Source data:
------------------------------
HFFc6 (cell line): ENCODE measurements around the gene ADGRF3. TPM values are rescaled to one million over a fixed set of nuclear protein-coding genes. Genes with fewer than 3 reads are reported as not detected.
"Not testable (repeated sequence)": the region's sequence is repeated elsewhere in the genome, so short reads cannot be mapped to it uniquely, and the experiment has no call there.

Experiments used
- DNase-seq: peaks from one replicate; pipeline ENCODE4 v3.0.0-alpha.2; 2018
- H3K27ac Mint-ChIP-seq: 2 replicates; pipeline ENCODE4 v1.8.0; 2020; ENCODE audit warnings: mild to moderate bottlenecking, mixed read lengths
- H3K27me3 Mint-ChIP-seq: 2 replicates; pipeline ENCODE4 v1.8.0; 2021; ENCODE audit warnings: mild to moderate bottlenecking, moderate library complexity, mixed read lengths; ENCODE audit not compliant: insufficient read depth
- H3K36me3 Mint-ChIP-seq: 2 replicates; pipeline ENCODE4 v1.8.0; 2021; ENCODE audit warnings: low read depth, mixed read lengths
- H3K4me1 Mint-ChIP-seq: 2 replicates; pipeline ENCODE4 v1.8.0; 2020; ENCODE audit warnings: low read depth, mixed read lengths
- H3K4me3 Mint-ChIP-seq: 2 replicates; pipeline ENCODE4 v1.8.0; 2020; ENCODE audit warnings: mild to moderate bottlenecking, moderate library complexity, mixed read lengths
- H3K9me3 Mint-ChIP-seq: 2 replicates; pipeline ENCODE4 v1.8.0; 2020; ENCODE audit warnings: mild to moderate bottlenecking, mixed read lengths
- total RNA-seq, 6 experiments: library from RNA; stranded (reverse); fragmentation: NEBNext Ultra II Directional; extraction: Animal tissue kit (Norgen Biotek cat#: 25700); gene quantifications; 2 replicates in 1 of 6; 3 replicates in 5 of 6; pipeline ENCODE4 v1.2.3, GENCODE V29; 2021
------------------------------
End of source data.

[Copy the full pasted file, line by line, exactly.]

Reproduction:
HFFc6 (cell line): ENCODE measurements around the gene ADGRF3. TPM values are rescaled to one million over a fixed set of nuclear protein-coding genes. Genes with fewer than 3 reads are reported as not detected.
"Not testable (repeated sequence)": the region's sequence is repeated elsewhere in the genome, so short reads cannot be mapped to it uniquely, and the experiment has no call there.

Experiments used
- DNase-seq: peaks from one replicate; pipeline ENCODE4 v3.0.0-alpha.2; 2018
- H3K27ac Mint-ChIP-seq: 2 replicates; pipeline ENCODE4 v1.8.0; 2020; ENCODE audit warnings: mild to moderate bottlenecking, mixed read lengths
- H3K27me3 Mint-ChIP-seq: 2 replicates; pipeline ENCODE4 v1.8.0; 2021; ENCODE audit warnings: mild to moderate bottlenecking, moderate library complexity, mixed read lengths; ENCODE audit not compliant: insufficient read depth
- H3K36me3 Mint-ChIP-seq: 2 replicates; pipeline ENCODE4 v1.8.0; 2021; ENCODE audit warnings: low read depth, mixed read lengths
- H3K4me1 Mint-ChIP-seq: 2 replicates; pipeline ENCODE4 v1.8.0; 2020; ENCODE audit warnings: low read depth, mixed read lengths
- H3K4me3 Mint-ChIP-seq: 2 replicates; pipeline ENCODE4 v1.8.0; 2020; ENCODE audit warnings: mild to moderate bottlenecking, moderate library complexity, mixed read lengths
- H3K9me3 Mint-ChIP-seq: 2 replicates; pipeline ENCODE4 v1.8.0; 2020; ENCODE audit warnings: mild to moderate bottlenecking, mixed read lengths
- total RNA-seq, 6 experiments: library from RNA; stranded (reverse); fragmentation: NEBNext Ultra II Directional; extraction: Animal tissue kit (Norgen Biotek cat#: 25700); gene quantifications; 2 replicates in 1 of 6; 3 replicates in 5 of 6; pipeline ENCODE4 v1.2.3, GENCODE V29; 2021